Nowadays many more people are aware of the power and widespread use of photo editing software – particularly in the advertising industry. So there are many more people that read those types of images “with a pinch of salt”, so to speak. However the underlying core belief is that even with photo editing the subject was there and real to begin with, and so this dichotomy of what is “real” and what is “fake” in an image persists.

I am trying to use this belief that a photograph shows a real thing, to show “real” surfers in the UK. I am keeping the style of the photographs quite “natural” – only natural or available lighting, so no studio lights, and very minimal post processing. Mostly colour correction/balancing, but no editing anything in or out – and definitely no editing of the surfers to make them look taller/skinnier/or change their “flaws”. These images of real women are a record of them in that particular place in time - rather than an symbol of who all female surfers are.

The veracity of what a photograph shows can be called into question by the advancements in digital editing. The idea of photography as a record of something that really existed in a particular place and time is applicable when the elements in a photograph actually existed in real life. But what about the cases where photos are digitally manipulated to add and remove subject matter from the image. This link below shows the editing process of a wedding photo for a couple that wanted a Star Wars themed wedding photograph.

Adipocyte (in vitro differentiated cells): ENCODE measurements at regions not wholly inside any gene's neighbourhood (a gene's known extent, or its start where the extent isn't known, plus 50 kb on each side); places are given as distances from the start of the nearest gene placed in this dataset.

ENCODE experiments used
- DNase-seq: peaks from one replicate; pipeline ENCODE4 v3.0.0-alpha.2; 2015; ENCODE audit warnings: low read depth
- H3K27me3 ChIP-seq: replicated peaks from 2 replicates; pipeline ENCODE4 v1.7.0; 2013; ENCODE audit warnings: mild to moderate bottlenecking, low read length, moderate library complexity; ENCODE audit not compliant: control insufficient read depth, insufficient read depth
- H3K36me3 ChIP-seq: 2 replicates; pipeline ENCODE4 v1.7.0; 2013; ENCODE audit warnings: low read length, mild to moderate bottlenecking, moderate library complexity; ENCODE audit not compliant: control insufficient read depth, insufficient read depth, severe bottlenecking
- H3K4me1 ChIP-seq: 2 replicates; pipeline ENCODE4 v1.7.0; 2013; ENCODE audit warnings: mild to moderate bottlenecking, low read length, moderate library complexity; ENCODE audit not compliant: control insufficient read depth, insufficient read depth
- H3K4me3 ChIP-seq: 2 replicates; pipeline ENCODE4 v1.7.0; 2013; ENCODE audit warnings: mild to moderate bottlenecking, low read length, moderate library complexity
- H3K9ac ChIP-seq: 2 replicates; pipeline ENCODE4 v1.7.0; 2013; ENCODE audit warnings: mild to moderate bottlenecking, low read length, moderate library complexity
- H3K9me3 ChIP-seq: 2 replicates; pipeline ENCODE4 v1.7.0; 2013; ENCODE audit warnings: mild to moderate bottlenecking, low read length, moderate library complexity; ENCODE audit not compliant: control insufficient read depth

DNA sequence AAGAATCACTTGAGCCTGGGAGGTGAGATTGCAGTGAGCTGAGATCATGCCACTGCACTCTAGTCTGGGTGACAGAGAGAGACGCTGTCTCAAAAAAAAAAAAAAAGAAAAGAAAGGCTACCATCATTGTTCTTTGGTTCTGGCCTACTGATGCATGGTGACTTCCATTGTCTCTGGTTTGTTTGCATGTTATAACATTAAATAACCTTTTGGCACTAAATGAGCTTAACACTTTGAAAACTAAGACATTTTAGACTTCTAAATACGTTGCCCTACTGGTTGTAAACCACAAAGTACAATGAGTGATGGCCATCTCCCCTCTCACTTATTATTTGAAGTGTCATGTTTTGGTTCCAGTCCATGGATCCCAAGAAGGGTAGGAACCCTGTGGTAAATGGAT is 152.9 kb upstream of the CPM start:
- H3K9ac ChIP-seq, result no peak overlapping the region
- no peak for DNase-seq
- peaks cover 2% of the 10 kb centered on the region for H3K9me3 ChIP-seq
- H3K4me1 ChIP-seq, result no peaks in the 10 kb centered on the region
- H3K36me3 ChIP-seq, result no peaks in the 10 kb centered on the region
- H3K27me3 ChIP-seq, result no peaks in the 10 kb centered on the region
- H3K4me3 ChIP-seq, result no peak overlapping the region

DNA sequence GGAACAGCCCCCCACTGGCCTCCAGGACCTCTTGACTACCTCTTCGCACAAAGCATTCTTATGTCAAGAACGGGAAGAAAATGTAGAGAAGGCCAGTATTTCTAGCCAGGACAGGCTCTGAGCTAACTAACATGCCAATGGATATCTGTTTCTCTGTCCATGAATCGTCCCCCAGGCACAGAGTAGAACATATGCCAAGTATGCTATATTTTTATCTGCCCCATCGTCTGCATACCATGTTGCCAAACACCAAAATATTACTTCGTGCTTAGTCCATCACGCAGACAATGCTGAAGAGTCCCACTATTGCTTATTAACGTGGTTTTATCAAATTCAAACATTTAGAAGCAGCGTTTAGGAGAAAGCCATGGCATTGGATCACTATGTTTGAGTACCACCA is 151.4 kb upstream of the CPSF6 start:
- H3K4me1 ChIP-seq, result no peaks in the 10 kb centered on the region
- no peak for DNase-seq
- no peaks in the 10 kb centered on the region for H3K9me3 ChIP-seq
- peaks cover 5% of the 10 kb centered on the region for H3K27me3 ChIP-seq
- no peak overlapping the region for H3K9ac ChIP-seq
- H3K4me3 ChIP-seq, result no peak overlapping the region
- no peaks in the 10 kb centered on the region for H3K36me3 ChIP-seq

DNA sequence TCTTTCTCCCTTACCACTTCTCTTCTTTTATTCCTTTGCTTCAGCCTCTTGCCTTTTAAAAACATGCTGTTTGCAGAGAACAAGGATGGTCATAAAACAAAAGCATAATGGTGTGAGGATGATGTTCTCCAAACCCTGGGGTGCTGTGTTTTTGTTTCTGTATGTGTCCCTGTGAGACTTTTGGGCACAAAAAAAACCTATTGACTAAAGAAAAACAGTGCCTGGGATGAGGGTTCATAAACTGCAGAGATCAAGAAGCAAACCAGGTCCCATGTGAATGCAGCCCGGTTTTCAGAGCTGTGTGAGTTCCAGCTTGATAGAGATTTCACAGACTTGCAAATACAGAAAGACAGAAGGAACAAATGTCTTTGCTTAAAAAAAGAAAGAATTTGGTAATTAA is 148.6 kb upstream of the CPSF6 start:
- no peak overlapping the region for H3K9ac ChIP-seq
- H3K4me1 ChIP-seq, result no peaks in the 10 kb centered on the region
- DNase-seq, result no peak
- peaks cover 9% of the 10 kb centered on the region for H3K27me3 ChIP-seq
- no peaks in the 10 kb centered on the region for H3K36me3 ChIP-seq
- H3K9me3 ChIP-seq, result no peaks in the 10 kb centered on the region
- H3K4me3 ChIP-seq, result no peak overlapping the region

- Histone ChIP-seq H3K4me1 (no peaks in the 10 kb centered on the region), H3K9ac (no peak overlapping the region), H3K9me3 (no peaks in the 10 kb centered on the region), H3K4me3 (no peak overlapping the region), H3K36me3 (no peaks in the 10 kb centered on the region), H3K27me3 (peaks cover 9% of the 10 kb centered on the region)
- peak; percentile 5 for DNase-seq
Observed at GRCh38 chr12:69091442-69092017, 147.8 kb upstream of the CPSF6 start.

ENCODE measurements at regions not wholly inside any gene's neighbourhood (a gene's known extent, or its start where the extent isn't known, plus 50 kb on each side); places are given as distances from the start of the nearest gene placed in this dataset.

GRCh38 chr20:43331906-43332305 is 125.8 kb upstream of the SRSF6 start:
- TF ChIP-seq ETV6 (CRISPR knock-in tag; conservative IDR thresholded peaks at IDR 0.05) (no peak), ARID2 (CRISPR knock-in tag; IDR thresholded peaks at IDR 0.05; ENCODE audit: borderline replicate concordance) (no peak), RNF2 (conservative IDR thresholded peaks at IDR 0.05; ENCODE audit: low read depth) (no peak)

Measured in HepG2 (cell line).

Whilst this is an extreme amount of editing and, due to peoples knowledge of the world and the Star Wars movies, it would never be presumed to have actually happened in real life. But I wanted to use this as an example of where photography as record of what “was” can be pulled apart. It is quite obvious to know, looking at the finished image, that this couple did not spend their wedding day fighting the Empire on the ice planet Hoth. However it is not inconceivable to think that they may have actually worn cloaks and hoods, or been married in winter somewhere snowy – and yet all of those elements were added in via Photoshop – they were never a thing that was there. So how can we believe that any photograph was created by taking a photo, and not in Photoshop? How is the creation of the photograph different to a painter and their brush? Is there a point at which digital editing stops a photograph from being a photograph? And when edited photographs are seen by viewers, by consumers, I wonder what impact this has on them and how they view themselves.

I think these will be aspects to consider going forwards; to consider the expectation by viewers of digital editing and how to ensure that the context they are seen in encourages the belief that what is being seen was something that happened, and is a representation of that moment in time – and not something created afterwards. Photographs used in surf brand advertising and in magazines are expected to have been edited in post-production. If I were to have my photographs shown in that same context would the assumption be that they have also been “Photoshopped”? I will need to consider whether other contexts for viewing photographs, e.g. photobooks or gallery walls, are seen as less likely to contain digitally manipulated work.


[i] PEIRCE, C, and BUCHLER, J. 1955. Philosophical writings of Peirce’, Dover. New York, USA

[i] SNYDER, J, and ALLEN, N. 1975. ‘Photography, Vision and Representation’ in Critical Inquiry. =Chicago Journals. Chicago, USA.